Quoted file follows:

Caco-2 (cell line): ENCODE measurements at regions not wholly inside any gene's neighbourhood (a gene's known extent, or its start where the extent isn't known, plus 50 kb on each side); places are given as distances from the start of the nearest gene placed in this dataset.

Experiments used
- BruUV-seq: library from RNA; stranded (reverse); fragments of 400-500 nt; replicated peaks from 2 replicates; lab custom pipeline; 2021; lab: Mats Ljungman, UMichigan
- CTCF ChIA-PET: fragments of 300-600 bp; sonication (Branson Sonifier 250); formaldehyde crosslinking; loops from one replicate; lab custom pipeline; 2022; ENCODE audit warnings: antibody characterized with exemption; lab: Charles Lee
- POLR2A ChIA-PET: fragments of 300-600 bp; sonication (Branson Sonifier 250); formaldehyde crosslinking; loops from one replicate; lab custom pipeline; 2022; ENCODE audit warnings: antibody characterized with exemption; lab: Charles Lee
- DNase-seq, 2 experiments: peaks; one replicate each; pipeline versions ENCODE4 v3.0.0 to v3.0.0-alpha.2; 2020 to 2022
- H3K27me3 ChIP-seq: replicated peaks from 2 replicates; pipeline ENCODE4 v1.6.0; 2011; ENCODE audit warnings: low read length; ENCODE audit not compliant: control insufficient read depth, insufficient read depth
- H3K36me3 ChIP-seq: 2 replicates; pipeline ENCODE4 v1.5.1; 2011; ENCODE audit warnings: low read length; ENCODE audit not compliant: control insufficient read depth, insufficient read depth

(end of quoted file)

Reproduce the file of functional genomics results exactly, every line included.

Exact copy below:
Caco-2 (cell line): ENCODE measurements at regions not wholly inside any gene's neighbourhood (a gene's known extent, or its start where the extent isn't known, plus 50 kb on each side); places are given as distances from the start of the nearest gene placed in this dataset.

Experiments used
- BruUV-seq: library from RNA; stranded (reverse); fragments of 400-500 nt; replicated peaks from 2 replicates; lab custom pipeline; 2021; lab: Mats Ljungman, UMichigan
- CTCF ChIA-PET: fragments of 300-600 bp; sonication (Branson Sonifier 250); formaldehyde crosslinking; loops from one replicate; lab custom pipeline; 2022; ENCODE audit warnings: antibody characterized with exemption; lab: Charles Lee
- POLR2A ChIA-PET: fragments of 300-600 bp; sonication (Branson Sonifier 250); formaldehyde crosslinking; loops from one replicate; lab custom pipeline; 2022; ENCODE audit warnings: antibody characterized with exemption; lab: Charles Lee
- DNase-seq, 2 experiments: peaks; one replicate each; pipeline versions ENCODE4 v3.0.0 to v3.0.0-alpha.2; 2020 to 2022
- H3K27me3 ChIP-seq: replicated peaks from 2 replicates; pipeline ENCODE4 v1.6.0; 2011; ENCODE audit warnings: low read length; ENCODE audit not compliant: control insufficient read depth, insufficient read depth
- H3K36me3 ChIP-seq: 2 replicates; pipeline ENCODE4 v1.5.1; 2011; ENCODE audit warnings: low read length; ENCODE audit not compliant: control insufficient read depth, insufficient read depth